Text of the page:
Journal article Open Access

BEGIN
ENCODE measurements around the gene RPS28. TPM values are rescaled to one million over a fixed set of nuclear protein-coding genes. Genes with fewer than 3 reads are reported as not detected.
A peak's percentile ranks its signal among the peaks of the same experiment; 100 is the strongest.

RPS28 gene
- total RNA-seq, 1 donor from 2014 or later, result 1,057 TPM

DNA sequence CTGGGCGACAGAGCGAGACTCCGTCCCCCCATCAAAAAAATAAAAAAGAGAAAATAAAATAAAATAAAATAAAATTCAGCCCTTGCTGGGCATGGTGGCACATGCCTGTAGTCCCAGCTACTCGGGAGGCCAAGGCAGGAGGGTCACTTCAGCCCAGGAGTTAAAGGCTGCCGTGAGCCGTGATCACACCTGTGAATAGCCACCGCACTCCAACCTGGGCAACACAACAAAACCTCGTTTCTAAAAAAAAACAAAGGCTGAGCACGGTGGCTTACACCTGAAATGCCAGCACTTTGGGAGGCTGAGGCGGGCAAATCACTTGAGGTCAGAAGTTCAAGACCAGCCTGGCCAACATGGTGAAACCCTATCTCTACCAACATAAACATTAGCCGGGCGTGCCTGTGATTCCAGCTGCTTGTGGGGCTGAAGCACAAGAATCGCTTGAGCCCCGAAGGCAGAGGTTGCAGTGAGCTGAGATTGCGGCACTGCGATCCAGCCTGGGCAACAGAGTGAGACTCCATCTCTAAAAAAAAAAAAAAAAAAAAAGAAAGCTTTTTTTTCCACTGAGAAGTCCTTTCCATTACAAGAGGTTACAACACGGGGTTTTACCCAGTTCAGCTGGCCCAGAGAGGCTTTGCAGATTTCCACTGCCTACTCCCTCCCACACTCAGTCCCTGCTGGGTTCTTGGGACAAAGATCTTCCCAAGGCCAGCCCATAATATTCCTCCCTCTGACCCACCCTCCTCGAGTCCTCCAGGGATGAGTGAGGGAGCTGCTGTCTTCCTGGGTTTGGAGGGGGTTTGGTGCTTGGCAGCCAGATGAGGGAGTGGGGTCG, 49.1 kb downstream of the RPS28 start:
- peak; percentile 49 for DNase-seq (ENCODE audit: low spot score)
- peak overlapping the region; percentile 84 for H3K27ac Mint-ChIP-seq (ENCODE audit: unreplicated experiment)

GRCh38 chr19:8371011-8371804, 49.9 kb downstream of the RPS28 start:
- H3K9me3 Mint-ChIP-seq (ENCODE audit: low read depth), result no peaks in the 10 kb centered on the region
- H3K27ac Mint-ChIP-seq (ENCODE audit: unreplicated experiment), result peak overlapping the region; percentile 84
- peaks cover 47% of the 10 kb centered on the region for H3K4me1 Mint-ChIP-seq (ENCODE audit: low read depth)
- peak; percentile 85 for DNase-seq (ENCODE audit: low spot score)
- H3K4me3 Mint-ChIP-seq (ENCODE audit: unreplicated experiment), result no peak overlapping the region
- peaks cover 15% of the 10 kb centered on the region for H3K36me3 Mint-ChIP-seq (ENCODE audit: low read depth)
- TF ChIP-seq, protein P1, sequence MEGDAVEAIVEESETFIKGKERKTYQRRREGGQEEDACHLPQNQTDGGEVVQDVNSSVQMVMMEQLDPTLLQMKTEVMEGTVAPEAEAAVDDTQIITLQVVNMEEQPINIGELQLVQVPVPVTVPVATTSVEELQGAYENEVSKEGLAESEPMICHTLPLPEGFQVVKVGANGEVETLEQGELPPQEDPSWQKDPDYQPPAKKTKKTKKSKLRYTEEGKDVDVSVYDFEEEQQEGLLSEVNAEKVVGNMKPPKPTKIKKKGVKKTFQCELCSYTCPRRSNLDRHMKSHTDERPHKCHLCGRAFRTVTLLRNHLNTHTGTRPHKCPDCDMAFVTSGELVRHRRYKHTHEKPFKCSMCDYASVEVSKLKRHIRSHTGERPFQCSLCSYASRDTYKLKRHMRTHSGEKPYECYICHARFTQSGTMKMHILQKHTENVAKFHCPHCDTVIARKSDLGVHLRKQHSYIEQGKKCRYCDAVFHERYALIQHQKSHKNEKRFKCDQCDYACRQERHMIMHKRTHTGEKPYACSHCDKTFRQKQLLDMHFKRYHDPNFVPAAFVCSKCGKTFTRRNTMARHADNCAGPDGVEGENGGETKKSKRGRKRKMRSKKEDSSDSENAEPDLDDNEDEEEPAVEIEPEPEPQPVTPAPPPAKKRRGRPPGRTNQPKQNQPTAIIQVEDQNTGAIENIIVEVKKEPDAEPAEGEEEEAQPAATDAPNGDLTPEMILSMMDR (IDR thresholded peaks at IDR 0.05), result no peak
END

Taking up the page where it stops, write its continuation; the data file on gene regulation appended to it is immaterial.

This article looks at the presence of the Taiwanese Buddhist charity Ciji in China since 1991, a remarkable occurrence considering the outbreak of several crises in relations across the Taiwan Strait during the period, and the religious identity of that organization. I argue that we should not look into the recent decision by Beijing authorities to accept Ciji's permanent presence in China as an example of Taiwan's soft power to influence religious policy towards a more liberal approach. Ciji is independent from the government in Taibei, represents a transnational organization, and the Chinese government has its own reasons to see an advantage in religious charity. To illustrate these points, the paper first addresses the issue of Taiwan's soft power in its relation with China and sees the possibility that Ciji's development in Taiwan could show China how the benefit of a liberal policy towards religion can complement the government's social policies. The second section chronicles Ciji's presence in the PRC since 1991 and shows that local governments have their own reasons to welcome the presence of volunteers from that association. The third section compares and contrasts the state approaches in China and Taiwan toward the provision of social services by religious organizations and notes that even if local governments in China are learning from their experience with Ciji the benefits of a more open policy, the central government has not adopted the liberal approach of Taibei's government to the regulation of religions.